Thoughts from an active pensioner who is now somewhat past his Biblical "Use-by date"

"Why just be difficult, when with a little more effort you can be bloody impossible?"

Wednesday, 8 December 2010

Educational Standards

The OECD has tested the educational standards of 15 year olds in a number of developing countries, and Britain has performed abysmally.
We are 25th in the list as far as reading is concerned, with Hong Kong and Shanghai coming near the top and Japan in eighth position. When you consider the nature of their alphabet (if that's what you call it) and the complexity of their script, it becomes quite obvious that something is badly wrong in this country.
Our maths is even worse, with Britain in 30th position, and science not much better with us in 16th position.
If one looks at the English speaking Commonwealth nations, Canada, New Zealand & Australia, all perform far, far better than we do, and when you look at the detail, you find they spend far less per head.
Where have we gone wrong? Why are our standards in the "Three R's" far worse than they were 100 years ago? My grandmother, born in 1862 was one of nine children in a working class family. She went to the "National School" which she left at an age of 12 and never had any further formal education, working in hotels and later running a boarding house. But she had beautiful handwriting (I've still got some of her letters) and her style of writing and her command of the English language was far better than most people in this country could manage these days. When I knew her, she had a wide range of the Classics on her bookshelf and conscientiously visited the public library each week to get some fresh books (there was no TV!).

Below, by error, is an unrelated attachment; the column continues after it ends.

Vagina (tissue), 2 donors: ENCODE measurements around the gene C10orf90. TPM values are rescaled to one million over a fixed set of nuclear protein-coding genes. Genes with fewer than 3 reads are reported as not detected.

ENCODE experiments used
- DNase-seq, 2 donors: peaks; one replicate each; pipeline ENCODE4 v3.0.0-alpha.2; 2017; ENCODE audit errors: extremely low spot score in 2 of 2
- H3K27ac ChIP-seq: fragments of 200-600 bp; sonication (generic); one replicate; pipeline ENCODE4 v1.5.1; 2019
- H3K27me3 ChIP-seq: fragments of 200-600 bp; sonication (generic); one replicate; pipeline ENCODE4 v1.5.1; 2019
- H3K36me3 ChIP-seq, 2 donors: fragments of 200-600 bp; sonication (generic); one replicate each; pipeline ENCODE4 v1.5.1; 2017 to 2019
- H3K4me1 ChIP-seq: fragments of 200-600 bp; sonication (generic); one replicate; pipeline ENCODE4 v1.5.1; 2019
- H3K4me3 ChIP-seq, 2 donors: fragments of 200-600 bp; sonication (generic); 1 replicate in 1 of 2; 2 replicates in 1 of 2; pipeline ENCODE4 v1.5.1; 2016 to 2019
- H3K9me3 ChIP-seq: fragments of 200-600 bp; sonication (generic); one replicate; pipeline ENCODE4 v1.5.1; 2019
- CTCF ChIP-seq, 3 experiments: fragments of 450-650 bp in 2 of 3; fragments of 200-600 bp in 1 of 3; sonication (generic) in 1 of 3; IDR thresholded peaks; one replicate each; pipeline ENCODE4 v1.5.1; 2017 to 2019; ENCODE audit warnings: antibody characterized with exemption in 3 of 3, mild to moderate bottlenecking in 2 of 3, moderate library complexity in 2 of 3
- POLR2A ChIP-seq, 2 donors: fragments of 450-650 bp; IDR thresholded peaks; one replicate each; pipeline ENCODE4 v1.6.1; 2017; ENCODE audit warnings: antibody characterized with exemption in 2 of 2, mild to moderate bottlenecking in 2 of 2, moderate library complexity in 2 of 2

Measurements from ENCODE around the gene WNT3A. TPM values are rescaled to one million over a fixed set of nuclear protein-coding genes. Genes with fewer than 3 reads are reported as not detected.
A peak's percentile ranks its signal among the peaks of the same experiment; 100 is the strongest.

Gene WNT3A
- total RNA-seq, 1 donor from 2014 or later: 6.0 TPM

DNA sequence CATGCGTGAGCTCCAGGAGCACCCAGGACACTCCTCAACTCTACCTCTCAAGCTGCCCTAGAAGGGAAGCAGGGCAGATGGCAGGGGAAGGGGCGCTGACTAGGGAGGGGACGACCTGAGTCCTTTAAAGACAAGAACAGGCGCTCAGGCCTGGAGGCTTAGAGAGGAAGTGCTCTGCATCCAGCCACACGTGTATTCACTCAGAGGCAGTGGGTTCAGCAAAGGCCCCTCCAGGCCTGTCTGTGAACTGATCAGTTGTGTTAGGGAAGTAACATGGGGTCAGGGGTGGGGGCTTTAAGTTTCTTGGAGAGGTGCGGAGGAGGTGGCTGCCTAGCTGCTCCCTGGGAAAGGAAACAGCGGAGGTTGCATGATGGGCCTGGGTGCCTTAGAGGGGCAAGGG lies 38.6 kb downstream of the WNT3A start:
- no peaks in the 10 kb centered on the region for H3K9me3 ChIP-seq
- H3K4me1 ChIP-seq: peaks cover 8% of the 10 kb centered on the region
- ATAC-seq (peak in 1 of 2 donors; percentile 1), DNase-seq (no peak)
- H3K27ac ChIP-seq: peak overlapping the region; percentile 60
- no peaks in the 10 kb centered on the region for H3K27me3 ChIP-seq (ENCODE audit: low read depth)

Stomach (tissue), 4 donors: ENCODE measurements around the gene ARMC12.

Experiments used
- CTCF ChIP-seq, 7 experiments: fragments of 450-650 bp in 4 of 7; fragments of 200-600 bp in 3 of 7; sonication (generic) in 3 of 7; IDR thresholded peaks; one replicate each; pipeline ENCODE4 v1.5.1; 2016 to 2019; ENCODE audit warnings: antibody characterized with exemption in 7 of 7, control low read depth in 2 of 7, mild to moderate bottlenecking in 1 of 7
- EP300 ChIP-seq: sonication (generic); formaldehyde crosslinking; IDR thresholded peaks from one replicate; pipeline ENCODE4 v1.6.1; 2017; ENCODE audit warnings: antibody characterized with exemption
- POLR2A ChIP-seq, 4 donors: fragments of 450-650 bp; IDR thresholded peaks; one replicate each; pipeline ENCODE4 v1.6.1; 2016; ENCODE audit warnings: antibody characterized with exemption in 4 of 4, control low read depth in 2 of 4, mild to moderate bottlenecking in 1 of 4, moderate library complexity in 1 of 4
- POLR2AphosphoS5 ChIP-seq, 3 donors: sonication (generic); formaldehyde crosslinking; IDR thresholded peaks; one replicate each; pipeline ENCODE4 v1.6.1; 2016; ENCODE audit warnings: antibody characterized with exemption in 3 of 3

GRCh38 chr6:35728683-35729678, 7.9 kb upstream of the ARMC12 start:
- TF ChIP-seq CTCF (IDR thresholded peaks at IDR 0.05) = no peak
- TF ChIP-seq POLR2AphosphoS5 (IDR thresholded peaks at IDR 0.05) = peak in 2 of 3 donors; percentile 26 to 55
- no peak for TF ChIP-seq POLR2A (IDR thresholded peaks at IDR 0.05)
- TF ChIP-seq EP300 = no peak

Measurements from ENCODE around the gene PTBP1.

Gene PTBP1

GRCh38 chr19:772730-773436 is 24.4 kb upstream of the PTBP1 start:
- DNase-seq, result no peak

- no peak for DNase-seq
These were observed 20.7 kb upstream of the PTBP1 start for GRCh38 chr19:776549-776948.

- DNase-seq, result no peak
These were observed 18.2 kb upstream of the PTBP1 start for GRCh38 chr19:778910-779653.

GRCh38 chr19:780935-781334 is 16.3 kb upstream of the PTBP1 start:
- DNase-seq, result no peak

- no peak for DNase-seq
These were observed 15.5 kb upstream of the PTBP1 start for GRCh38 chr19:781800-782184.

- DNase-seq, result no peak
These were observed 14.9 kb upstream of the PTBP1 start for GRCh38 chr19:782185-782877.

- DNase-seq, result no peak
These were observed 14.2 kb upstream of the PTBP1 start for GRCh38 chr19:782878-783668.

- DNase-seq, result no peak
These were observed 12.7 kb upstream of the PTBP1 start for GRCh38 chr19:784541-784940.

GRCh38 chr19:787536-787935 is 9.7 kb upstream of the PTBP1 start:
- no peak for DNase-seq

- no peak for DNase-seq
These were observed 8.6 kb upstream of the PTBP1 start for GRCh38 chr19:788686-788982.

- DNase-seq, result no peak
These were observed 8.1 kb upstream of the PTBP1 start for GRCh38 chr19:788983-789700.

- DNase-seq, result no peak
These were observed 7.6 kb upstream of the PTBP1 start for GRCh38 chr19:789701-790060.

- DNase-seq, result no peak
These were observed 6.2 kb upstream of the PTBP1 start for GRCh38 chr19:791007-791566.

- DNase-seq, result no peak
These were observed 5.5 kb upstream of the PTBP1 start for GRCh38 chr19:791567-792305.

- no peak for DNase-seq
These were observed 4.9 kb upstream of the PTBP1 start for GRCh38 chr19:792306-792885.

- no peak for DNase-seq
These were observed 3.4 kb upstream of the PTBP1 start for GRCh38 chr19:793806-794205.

So why are 20% of our children at the age of 15 being described as "functionally illiterate", particularly as we are now spending more on their education than ever before?
There is no doubt in my mind that the teachers are largely to blame. They have embraced all kinds of unproven trendy ideas, insisted on (unnecessary) high levels of education for teachers in junior schools, and connived in the lack of discipline in the class.
I believe that we have badly let down all our children by failing to do the right thing.
Who needs a degree to teach a child to read or write? My wife taught both of our girls to read long before they went to school , and then was castigated for having done so!
In my grandmother's day, teachers were apprenticed and learnt to teach "on the job" with a more experienced teacher.Why on earth do we consider it necessary to send them to training college?
It's time we got back to first principles, concentrated on the basics, forgot computers and trendy modern ideas and simply concentrated on the core objective of ensuring that our children can read and write.
Until children can read and write fluently, they cannot sensibly study any other subject or even get a worthwhile job. Of course they will leave school knowing about all the fashionable things like global warming, human rights, Twitter, Facebook, Youtube and how to sue for damages, but will know absolutely nothing of use in the real world except how to claim benefits.
The next generation of children have been badly let down by theteaching establishment.

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